Chinese Applicants Will Soon be Able to Select the European Patent Office as Search Authority in PCT Applications

Share Post:

The European Patent Office (EPO) and the China National Intellectual Property Administration (CNIPA) jointly announced on October 20, 2020 that Chinese applicants will be able to select the EPO as International Search Authority (ISA) in Patent Cooperation Treaty (PCT) applications in a 2-year pilot program.  Currently, Chinese applicants can only select CNIPA as ISA for there PCT applications.  The pilot, which starts on December, 1, 2020, will be limited to a total of 2,500 applications in the first 12 months and 3,000 applications in the second 12 months.

To participate, applicants must be nationals or residents of China and file the PCT application in English.  Applicants can file the PCT application with CNIPA or the International Bureau (IB) as Receiving Office, but not the EPO.  

It is not clear what the uptake of this program will be among Chinese applicants. In addition to the language requirement, the EPO international search fee is currently 1,775 Euros (~$2,100 USD) versus only 2,100 RMB (~$315)  for the CNIPA international search fee.  Further, these fees must be paid directly to the EPO in Euros, which can be hard for Chinese applicants due to restrictions on currency transfers overseas.  Also, as Chinese applicants often rely on Chinese government support for PCT applications, which is capped, Chinese applicants may not be able to afford to select the EPO as ISA.  For example, Shanghai provides an extra 10,000 RMB (~$1,500 USD) subsidy for each granted PCT national phase entry patent application (versus filing via Paris Convention).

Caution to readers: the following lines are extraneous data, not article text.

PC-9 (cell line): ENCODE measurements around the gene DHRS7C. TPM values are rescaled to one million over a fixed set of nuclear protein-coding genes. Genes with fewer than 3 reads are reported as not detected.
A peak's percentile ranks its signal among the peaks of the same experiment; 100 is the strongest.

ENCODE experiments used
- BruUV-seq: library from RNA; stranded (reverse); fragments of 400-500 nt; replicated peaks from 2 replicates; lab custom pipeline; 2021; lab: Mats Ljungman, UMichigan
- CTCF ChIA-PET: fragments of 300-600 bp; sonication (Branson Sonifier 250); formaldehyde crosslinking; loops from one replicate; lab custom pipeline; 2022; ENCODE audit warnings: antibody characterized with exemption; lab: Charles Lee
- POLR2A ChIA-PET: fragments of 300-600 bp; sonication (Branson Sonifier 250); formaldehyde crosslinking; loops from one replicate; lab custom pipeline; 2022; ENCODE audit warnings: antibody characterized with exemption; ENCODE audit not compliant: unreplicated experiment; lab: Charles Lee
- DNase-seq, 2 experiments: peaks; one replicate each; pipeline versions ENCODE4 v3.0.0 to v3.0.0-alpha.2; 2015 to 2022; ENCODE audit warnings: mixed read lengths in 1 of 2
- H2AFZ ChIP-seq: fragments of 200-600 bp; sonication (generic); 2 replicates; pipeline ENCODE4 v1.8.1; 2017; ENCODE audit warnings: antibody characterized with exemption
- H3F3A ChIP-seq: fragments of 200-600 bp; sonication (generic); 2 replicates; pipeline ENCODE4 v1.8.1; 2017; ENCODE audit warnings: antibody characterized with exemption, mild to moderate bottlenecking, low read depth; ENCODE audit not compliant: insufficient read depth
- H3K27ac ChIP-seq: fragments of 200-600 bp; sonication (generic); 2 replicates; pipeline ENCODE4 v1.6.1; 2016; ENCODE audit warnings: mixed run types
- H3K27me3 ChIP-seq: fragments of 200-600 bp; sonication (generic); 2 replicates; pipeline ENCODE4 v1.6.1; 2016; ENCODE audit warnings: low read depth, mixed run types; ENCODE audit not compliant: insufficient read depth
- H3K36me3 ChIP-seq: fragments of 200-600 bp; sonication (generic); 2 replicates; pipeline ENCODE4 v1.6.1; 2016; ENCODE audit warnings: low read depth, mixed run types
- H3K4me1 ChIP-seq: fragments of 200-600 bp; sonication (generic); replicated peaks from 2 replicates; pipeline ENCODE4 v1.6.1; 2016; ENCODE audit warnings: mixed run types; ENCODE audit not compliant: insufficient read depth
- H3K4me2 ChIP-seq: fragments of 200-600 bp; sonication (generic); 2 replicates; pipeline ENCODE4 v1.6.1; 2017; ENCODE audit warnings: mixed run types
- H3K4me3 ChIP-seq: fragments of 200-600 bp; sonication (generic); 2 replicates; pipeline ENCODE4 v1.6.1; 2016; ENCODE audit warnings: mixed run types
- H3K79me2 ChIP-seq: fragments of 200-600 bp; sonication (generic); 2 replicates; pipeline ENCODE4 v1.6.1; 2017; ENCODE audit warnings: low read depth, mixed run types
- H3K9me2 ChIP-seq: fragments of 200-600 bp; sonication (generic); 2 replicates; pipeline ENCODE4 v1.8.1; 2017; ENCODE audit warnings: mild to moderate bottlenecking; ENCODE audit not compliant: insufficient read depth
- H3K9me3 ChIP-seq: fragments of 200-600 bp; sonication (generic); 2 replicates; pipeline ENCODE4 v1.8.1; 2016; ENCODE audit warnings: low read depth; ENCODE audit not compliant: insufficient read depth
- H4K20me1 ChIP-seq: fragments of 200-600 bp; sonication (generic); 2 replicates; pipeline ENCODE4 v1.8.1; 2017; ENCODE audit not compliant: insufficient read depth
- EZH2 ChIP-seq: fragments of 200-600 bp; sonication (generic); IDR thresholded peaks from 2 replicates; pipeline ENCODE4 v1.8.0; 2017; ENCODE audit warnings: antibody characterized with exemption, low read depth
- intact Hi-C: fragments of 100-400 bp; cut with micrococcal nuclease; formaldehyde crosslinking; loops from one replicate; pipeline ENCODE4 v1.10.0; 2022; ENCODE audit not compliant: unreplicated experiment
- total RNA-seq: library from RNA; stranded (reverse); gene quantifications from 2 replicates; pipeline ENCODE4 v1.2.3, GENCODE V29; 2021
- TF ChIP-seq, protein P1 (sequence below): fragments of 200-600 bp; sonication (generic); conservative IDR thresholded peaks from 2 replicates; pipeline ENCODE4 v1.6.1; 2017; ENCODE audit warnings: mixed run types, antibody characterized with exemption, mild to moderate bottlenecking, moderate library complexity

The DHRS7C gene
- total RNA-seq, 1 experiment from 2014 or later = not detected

The pilot program may be of the most interest to foreign-invested enterprises, particularly European companies, that plan to file in the EPO anyway.  They might be more likely to draft their applications in English and may be subject to less onerous restrictions on currency transfers. 

Author: Aaron Wininger

Aaron Wininger is a Senior Attorney and Director of China Intellectual Property at Schwegman Lundberg & Woessner.

Leave a Reply

Author: Aaron Wininger

Aaron Wininger is a Senior Attorney and Director of China Intellectual Property at Schwegman Lundberg & Woessner.